Multi-line detection of O2 toward ρ Ophiuchi A⋆
1 Department of Earth and Space SciencesChalmers University of Technology, Onsala Space Observatory, 439 92 Onsala, Sweden
2 Jet Propulsion Laboratory, California Institute of Technology, 4800 Oak Grove Drive, Pasadena CA 91109, USA
3 Department of Astronomy, Stockholm University, 106 91 Stockholm, Sweden
4 LERMA & UMR 8112 du CNRS, Observatoire de Paris, 61 Av. de l’Observatoire, 75014 Paris, France
5 Onsala Space Observatory, Chalmers University of Technology, 439 92 Onsala, Sweden
6 Observatoire de Paris, LUTH, Paris, France
7 Centro de Astrobiología, CSICINTA, 28850 Madrid, Spain
8 Institute of Astronomy, ETH-Zurich, Zurich, Switzerland
9 Department of Astronomy, University of Michigan, 500 Church Street, Ann Arbor MI 48109, USA
10 School of Physics and Astronomy, University of Leeds, Leeds, UK
11 Université de Toulouse, UPS-OMP, IRAP, Toulouse, France & CNRS, IRAP, 9 Av. Colonel Roche, BP 44346, 31028 Toulouse Cedex 4, France
12 LRA/LERMA, CNRS, UMR8112, Observatoire de Paris & École Normale Supérieure, 24 rue Lhomond, 75231 Paris Cedex 05, France
13 SETI Institute, Mountain View CA 94043, USA
14 Department of Physics and Astronomy, San José State University, San Jose CA 95192, USA
15 National Astronomical Observatories, Chinese Academy of Sciences, A20 Datun Road, Chaoyang District, 100012 Beijing, PR China
16 California Institute of Technology, Cahill Center for Astronomy and Astrophysics 301-17, 1200 E. California Boulevard, Pasadena CA 91125, USA
17 Harvard-Smithsonian Center for Astrophysics, 60 Garden Street, MS 66, Cambridge MA 02138, USA
18 SRON Netherlands Institute for Space Research, PO Box 800, 9700 AV, and Kapteyn Astronomical Institute, University of Groningen, Groningen, The Netherlands
19 Department of Astronomy, University of Massachusetts, Amherst MA 01003, USA
20 Leiden Observatory, Leiden University, PO Box 9513, 2300 RA Leiden, The Netherlands
21 Max-Planck-Institut für Extraterrestrische Physik, Gießenbachstraße 1, 85748 Garching, Germany
22 Department of Physics and Astronomy, University College London, London, UK
Received: 4 December 2011
Accepted: 7 March 2012
Context. Models of pure gas-phase chemistry in well-shielded regions of molecular clouds predict relatively high levels of molecular oxygen, O2, and water, H2O. These high abundances imply high cooling rates, leading to relatively short timescales for the evolution of gravitationally unstable dense cores, forming stars and planets. Contrary to expectations, the dedicated space missions SWAS and Odin typically found only very small amounts of water vapour and essentially no O2 in the dense star-forming interstellar medium.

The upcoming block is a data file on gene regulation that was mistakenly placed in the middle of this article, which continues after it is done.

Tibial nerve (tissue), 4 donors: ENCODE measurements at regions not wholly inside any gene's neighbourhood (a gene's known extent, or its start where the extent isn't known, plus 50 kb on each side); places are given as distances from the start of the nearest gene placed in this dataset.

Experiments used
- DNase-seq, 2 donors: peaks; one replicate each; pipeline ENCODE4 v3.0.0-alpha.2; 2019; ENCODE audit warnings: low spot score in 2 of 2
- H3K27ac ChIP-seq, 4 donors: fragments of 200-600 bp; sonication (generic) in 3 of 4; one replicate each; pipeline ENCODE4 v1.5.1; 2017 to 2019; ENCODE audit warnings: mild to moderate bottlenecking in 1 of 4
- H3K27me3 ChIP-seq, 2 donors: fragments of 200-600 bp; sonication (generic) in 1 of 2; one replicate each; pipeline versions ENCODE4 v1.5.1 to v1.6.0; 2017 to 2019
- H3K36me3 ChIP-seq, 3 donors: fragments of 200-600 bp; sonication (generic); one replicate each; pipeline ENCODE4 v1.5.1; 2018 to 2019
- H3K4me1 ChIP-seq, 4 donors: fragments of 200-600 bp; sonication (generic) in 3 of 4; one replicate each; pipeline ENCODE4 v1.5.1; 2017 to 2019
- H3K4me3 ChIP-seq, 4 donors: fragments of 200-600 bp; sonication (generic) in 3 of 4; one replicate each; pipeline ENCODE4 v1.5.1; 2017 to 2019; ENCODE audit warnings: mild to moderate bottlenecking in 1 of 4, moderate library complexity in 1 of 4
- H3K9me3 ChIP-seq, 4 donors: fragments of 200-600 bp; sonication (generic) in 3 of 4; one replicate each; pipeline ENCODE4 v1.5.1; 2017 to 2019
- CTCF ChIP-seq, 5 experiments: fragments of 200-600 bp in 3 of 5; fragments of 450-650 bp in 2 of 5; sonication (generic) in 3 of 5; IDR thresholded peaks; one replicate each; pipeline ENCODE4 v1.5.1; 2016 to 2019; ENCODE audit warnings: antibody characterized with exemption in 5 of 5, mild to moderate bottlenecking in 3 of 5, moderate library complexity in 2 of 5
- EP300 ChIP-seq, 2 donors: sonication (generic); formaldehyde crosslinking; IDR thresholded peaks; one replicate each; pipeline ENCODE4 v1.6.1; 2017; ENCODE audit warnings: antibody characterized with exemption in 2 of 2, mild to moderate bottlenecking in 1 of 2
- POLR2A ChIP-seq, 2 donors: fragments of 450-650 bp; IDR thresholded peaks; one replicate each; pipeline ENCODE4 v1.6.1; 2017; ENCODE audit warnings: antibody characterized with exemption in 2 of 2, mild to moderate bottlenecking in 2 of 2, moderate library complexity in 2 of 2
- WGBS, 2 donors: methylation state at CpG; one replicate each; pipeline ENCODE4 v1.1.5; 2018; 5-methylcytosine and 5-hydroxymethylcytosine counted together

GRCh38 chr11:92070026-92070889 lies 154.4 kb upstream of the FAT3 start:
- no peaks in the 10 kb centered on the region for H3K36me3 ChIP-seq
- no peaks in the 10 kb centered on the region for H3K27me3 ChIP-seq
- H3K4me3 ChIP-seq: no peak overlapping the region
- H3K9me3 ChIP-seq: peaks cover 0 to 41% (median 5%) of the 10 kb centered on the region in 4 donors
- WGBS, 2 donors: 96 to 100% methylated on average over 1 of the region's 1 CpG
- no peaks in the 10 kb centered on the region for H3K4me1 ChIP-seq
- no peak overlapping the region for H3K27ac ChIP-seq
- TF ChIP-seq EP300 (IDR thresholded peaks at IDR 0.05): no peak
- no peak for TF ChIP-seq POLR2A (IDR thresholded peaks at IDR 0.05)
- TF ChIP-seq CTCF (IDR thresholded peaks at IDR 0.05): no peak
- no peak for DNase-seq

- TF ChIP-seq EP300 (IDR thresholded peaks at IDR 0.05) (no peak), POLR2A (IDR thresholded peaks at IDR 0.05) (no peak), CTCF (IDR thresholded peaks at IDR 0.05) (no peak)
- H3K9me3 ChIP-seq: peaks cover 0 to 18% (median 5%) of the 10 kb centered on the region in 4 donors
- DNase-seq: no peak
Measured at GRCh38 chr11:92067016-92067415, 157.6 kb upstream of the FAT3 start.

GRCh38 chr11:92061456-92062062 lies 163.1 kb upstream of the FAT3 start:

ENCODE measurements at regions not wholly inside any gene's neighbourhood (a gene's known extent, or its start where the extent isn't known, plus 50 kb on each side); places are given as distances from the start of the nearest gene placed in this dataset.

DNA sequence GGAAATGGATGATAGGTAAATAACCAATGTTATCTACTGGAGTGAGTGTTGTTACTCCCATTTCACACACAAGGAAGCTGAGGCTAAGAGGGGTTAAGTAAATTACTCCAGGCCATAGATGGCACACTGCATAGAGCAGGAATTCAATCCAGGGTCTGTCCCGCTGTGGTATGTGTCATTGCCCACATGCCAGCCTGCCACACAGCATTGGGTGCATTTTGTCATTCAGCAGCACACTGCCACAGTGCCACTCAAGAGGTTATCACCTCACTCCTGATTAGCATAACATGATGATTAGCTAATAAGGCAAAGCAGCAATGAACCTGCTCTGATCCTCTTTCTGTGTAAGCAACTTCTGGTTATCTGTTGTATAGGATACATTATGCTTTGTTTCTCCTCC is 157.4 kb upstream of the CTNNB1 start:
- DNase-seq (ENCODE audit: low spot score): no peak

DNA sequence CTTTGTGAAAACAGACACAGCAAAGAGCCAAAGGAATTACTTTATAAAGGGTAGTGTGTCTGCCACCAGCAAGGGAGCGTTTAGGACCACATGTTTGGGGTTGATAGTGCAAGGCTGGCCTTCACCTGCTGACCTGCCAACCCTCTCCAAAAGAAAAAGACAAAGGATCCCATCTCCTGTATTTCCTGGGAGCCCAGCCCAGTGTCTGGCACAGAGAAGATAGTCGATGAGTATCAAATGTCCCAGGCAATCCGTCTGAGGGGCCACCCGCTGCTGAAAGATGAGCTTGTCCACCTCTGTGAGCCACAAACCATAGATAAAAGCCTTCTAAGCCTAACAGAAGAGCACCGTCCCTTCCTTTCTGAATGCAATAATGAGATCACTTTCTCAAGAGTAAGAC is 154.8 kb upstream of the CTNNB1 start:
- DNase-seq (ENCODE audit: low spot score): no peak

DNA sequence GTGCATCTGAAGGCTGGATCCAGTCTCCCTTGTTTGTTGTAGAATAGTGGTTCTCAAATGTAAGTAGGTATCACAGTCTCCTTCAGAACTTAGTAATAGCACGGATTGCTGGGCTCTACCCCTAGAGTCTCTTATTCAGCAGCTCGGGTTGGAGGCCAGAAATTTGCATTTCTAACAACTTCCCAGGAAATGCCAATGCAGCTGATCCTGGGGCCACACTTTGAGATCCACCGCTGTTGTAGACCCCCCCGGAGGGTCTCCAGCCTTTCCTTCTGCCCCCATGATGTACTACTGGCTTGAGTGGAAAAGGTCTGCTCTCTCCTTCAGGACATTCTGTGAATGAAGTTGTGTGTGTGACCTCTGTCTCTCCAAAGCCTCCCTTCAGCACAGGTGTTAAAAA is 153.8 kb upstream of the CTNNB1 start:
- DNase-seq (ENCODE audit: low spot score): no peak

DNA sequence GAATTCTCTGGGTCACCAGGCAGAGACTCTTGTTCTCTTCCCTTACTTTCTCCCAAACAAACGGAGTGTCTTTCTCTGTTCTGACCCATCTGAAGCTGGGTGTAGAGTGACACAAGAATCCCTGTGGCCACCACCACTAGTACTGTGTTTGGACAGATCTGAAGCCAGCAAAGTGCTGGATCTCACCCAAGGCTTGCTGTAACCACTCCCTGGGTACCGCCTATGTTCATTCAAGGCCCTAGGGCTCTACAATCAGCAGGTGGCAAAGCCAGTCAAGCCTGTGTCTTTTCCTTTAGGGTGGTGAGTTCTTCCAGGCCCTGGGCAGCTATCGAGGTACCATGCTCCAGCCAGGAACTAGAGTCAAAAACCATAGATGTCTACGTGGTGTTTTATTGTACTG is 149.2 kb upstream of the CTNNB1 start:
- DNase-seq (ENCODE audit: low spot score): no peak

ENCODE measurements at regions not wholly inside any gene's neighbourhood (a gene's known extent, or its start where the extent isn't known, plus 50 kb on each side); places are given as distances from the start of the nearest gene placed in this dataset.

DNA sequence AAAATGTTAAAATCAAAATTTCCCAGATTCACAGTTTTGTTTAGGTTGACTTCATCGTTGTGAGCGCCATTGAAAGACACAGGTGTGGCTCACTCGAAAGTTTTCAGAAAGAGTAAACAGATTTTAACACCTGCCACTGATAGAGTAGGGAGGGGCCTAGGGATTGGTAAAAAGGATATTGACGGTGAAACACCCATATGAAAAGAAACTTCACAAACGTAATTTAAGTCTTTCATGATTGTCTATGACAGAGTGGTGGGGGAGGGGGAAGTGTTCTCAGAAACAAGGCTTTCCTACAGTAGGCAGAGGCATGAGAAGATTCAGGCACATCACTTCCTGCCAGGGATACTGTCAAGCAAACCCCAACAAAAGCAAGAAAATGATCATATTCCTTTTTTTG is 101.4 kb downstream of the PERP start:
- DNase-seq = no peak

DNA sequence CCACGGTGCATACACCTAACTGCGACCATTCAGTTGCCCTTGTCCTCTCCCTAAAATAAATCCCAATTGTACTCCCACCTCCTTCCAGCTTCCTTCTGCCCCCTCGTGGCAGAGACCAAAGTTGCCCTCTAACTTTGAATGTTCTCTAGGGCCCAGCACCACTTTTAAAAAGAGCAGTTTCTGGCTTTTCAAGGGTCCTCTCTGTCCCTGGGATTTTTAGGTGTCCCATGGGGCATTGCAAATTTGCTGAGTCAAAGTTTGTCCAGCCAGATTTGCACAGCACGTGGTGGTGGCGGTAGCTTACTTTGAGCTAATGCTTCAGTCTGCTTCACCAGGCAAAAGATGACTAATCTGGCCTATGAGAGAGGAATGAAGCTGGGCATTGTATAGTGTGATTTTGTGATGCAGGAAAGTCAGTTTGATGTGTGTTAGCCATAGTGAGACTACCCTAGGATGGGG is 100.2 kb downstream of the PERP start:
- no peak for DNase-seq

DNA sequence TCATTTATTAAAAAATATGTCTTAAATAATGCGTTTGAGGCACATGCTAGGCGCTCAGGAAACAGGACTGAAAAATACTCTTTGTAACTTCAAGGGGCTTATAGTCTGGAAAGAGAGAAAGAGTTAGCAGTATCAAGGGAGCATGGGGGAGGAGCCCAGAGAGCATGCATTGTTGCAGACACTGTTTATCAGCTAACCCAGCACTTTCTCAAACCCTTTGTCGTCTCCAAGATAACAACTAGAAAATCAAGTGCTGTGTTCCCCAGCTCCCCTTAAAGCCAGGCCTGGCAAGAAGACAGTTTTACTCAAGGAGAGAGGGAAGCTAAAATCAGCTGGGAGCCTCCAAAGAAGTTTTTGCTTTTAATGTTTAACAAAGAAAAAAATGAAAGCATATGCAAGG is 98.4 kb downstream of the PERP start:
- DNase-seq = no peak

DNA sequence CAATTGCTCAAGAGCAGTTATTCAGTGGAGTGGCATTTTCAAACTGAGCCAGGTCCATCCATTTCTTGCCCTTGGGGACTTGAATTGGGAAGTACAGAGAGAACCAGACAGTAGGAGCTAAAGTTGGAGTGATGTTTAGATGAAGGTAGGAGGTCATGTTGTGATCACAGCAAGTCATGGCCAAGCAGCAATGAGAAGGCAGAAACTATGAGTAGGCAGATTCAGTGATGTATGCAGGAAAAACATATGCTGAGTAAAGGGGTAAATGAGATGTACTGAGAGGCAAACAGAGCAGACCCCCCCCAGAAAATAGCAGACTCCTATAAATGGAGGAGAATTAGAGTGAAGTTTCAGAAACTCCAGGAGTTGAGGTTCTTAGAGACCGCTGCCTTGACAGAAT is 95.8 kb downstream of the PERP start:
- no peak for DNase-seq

Aims. Only toward ρ Oph A did Odin detect a very weak line of O2 at 119 GHz in a beam of size 10 arcmin. The line emission of related molecules changes on angular scales of the order of some tens of arcseconds, requiring a larger telescope aperture such as that of the Herschel Space Observatory to resolve the O2 emission and pinpoint its origin.
Methods. We use the Heterodyne Instrument for the Far Infrared (HIFI) aboard Herschel to obtain high resolution O2 spectra toward selected positions in the ρ Oph A core. These data are analysed using standard techniques for O2 excitation and compared to recent PDR-like chemical cloud models.
Results. The NJ = 33 − 12 line at 487.2 GHz is clearly detected toward all three observed positions in the ρ Oph A core. In addition, an oversampled map of the 54−34 transition at 773.8 GHz reveals the detection of the line in only half of the observed area. On the basis of their ratios, the temperature of the O2 emitting gas appears to vary quite substantially, with warm gas ( ≳ 50 K) being adjacent to a much colder region, of temperatures lower than 30 K.
Conclusions. The exploited models predict that the O2 column densities are sensitive to the prevailing dust temperatures, but rather insensitive to the temperatures of the gas. In agreement with these models, the observationally determined O2 column densities do not seem to depend strongly on the derived gas temperatures, but fall into the range N(O2) = 3 to ≳ 6 × 1015 cm-2. Beam-averaged O2 abundances are about 5 × 10-8 relative to H2. Combining the HIFI data with earlier Odin observations yields a source size at 119 GHz in the range of 4 to 5 arcmin, encompassing the entire ρ Oph A core. We speculate that one of the reasons for the generally very low detection rate of O2 is the short period of time during which O2 molecules are reasonably abundant in molecular clouds.
Key words: ISM: abundances / ISM: molecules / ISM: lines and bands / ISM: clouds / ISM: individual objects:ρOph A SM 1 / stars: formation
© ESO, 2012